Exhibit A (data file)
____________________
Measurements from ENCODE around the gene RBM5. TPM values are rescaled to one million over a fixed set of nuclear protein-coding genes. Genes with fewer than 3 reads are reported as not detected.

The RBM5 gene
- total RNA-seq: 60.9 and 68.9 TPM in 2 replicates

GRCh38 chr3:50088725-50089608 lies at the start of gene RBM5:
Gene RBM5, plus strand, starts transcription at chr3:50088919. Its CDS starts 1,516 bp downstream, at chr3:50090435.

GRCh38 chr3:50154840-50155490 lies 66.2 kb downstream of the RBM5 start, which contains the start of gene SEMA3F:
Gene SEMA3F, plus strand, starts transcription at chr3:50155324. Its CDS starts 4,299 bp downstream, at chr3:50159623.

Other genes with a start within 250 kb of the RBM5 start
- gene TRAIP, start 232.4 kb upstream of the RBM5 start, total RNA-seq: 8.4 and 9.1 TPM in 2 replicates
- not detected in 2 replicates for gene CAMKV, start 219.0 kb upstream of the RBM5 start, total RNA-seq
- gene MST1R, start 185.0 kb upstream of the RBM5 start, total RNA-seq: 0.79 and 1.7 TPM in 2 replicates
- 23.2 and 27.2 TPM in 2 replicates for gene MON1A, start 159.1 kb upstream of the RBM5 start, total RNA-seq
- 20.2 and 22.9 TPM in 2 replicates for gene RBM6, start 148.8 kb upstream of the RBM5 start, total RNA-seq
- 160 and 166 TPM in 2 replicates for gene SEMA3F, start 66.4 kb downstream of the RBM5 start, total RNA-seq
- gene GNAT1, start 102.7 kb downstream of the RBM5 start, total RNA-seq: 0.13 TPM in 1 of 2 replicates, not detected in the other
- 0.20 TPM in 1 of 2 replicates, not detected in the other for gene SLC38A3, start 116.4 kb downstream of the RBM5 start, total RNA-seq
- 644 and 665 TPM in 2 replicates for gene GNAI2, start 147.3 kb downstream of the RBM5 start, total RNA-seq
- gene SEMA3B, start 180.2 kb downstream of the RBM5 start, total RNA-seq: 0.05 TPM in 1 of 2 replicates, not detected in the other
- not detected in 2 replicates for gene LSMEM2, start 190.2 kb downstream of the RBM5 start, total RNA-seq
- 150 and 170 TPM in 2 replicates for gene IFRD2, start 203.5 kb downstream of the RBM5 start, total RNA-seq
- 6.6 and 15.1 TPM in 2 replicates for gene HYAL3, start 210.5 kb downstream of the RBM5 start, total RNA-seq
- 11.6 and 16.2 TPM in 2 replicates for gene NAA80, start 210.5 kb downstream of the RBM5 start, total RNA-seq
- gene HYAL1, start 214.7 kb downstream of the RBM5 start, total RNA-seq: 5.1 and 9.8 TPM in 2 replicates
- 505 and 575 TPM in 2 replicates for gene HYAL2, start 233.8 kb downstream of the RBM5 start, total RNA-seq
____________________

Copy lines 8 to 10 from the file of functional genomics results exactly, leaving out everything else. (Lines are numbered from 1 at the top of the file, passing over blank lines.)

Other genes with a start within 250 kb of the RBM5 start
- gene TRAIP, start 232.4 kb upstream of the RBM5 start, total RNA-seq: 8.4 and 9.1 TPM in 2 replicates
- not detected in 2 replicates for gene CAMKV, start 219.0 kb upstream of the RBM5 start, total RNA-seq